Ecuador and three other countries create a vast marine reserve in the eastern Pacific Ocean

Nov 3, 2021 | 8 comments

A sea turtle in the protected waters off Ecuador’s Galapagos Islands.

By Dan Collyns

Four Pacific-facing Latin American nations have committed to joining their marine reserves to form one interconnected area, creating one of the world’s richest pockets of ocean biodiversity.

Panama, Ecuador, Colombia and Costa Rica announced on Tuesday the creation of the Eastern Tropical Pacific Marine Corridor (CMAR) initiative, which would both join and increase the size of their protected territorial waters to create a fishing-free corridor covering more than 500,000 sq km (200,000 sq miles) in one of the world’s most important migratory routes for sea turtles, whales, sharks and rays.

The move comes amid growing clamour for action to protect rare marine species and commercial fish populations against foreign fishing fleets exploiting the region’s rich marine biodiversity, as well as to limit illegal, under-reported and unregulated (IUU) fishing by local fishing communities.

The president of Colombia, Iván Duque, announced an additional 160,000 sq km of marine protected area on top of the country’s existing 120,000 sq km at Cop26 in Glasgow on Tuesday.

The day before, Ecuador’s president, Guillermo Lasso, took the first step by announcing the expansion of the current 133,000 sq km Galápagos marine reserve by 60,000 sq km.

“Just as all the world leaders here have called for action not words, I believe this is a concrete action on behalf of Ecuador that goes beyond any words we can say here,” Lasso told the Guardian after the announcement.

“This is a sovereign decision of the Ecuadorian government but I have to point out that it is the result of five months of dialogue, which we’ve held with small-scale and industrial fishermen. For that reason I don’t expect any problem of rejection or protest because it is a consensual decision,” he said.

Lasso added that the plan for a wider joined-up reserve was “an absolutely direct response of middle-income countries with a commitment to humanity” to the increased presence of industrial fishing fleets. He said the expansion involved one of the world’s largest debt swaps for conservation, but did not give any details or figures.

The expansion creates a “safe swimway” connecting Ecuadorian with Costa Rican waters, where “important endangered migratory species, such as sharks, whales, turtles and manta rays travel”, said Ecuador’s environment minister, Gustavo Manrique.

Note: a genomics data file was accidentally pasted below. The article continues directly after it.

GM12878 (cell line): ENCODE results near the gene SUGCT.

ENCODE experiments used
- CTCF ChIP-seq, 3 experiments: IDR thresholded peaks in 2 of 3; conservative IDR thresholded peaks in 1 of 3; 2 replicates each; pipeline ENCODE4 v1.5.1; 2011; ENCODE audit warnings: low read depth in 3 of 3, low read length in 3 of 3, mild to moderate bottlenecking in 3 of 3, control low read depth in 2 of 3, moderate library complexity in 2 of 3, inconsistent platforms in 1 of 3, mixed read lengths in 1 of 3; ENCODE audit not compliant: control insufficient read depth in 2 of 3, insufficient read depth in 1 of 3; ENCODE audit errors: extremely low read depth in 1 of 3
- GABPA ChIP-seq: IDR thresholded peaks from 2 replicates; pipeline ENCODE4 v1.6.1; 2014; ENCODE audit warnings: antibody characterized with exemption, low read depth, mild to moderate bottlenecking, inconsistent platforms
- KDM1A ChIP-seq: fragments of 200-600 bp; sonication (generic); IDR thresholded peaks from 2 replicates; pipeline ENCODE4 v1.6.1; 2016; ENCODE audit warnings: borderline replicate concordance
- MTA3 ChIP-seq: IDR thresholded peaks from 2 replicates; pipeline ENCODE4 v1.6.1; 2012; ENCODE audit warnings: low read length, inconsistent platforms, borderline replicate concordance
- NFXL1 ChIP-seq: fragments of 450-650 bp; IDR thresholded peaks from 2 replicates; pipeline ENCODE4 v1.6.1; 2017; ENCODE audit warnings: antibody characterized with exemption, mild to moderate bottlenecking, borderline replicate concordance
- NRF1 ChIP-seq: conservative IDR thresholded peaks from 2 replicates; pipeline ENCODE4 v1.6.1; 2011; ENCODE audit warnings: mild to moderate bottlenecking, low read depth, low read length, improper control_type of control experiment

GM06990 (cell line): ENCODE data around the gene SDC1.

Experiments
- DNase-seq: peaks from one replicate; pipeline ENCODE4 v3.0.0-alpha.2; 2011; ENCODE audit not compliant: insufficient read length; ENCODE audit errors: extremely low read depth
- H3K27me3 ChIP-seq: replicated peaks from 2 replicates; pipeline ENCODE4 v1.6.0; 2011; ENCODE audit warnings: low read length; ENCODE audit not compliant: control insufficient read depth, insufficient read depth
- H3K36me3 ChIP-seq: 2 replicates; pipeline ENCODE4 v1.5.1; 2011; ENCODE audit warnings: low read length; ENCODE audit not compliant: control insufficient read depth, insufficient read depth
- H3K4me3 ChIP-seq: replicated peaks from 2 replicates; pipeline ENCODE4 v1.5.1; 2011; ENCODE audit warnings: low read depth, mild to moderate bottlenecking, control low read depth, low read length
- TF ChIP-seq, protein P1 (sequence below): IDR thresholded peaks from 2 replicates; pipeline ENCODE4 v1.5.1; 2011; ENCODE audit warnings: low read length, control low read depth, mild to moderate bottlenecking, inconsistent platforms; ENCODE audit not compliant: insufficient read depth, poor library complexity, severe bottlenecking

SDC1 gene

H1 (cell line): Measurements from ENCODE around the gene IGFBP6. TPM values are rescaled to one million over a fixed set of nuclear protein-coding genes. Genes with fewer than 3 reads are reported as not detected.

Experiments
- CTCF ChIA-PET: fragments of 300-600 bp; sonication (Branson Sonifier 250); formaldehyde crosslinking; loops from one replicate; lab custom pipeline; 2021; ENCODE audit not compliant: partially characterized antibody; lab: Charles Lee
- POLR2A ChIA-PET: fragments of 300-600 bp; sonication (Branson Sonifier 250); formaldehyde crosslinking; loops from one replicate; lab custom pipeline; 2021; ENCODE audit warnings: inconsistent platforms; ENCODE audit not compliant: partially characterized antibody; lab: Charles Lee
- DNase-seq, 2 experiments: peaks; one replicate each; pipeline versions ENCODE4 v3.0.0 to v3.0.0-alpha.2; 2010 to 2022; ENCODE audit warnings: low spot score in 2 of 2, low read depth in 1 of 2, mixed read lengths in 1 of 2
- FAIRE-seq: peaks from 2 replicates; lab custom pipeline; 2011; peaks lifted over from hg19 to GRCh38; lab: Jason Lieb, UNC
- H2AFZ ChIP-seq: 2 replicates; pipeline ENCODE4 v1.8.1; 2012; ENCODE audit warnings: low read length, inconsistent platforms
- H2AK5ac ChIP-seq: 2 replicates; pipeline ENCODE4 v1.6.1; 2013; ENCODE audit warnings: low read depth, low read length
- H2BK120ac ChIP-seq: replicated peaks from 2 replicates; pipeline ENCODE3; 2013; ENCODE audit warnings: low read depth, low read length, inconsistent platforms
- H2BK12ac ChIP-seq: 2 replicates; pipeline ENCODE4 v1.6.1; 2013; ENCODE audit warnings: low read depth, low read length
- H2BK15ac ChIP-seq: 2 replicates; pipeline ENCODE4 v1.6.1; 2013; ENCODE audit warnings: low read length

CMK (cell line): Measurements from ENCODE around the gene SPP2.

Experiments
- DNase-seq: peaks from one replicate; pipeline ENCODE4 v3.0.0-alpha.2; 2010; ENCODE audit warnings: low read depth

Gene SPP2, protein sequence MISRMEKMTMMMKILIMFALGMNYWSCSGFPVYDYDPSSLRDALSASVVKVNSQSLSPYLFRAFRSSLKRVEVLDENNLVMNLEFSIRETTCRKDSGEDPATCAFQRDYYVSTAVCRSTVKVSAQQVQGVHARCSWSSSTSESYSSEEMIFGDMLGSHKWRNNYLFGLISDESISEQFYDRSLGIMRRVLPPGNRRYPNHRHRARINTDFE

“In spite of the fact we’re a developing country, despite the fact we have [one of] the largest [fishing] fleets in the Pacific, we have decided to reduce the fishing effort,” Manrique told the Guardian.

“This is the new language of global conservation. Never have countries with connecting maritime borders joined together to create a public policy.”

A hammerhead shark in the waters near the Galapagos Islands.

This new Galápagos protected area would be split into two: a no-take zone of 30,000 sq km to the north-east of the Galápagos Islands connecting Ecuador’s waters with those of Costa Rica, along the underwater seamounts of the Cocos Ridge, a key migration route for ocean-going species. Another 30,000 sq km area is a no-longline fishing zone wrapping north-west around the existing Galápagos marine reserve.

Alex Hearn, a British marine biologist who has worked in the Galápagos Islands for two decades, said it was a step forward. “This is a moment to relish, but there’s a lot of work which needs to be done.”

Hearn said the eastern tropical Pacific was “one of the last bastions of what ocean biodiversity would look like in a pristine world”, and described the seas that connect the Galápagos, Malpelo, Cocos and Coiba islands as a living laboratory for scientific research.

“Just protecting the waters around them is not enough. There’s a connectivity between the areas and that’s what we need to protect,” he said.

Hearn noted that the populations of highly migratory species had been falling this century, among them turtles, rays and sharks, particularly the critically endangered hammerhead species that congregates to breed around the Galápagos’s Darwin and Colombia’s Malpelo islands.

In June, as part of the UK-led “30×30” initiative to secure at least 30% of the world’s ocean as protected marine areas by 2030, Panama more than quadrupled the Cordillera de Coiba marine protected area – from about 17,220 sq km to 98,230 sq km.

Max Bello, an ocean policy advisor with the NGO Mission Blue, said: “With this commitment, Latin America again consolidates its leadership in marine conservation, but more is needed. We are hoping to continue towards at least 30% of protection in all of the [maritime] countries.”

“A new era – to provide protection to species which know no frontiers – has been born,” he said.

Credit: The Guardian


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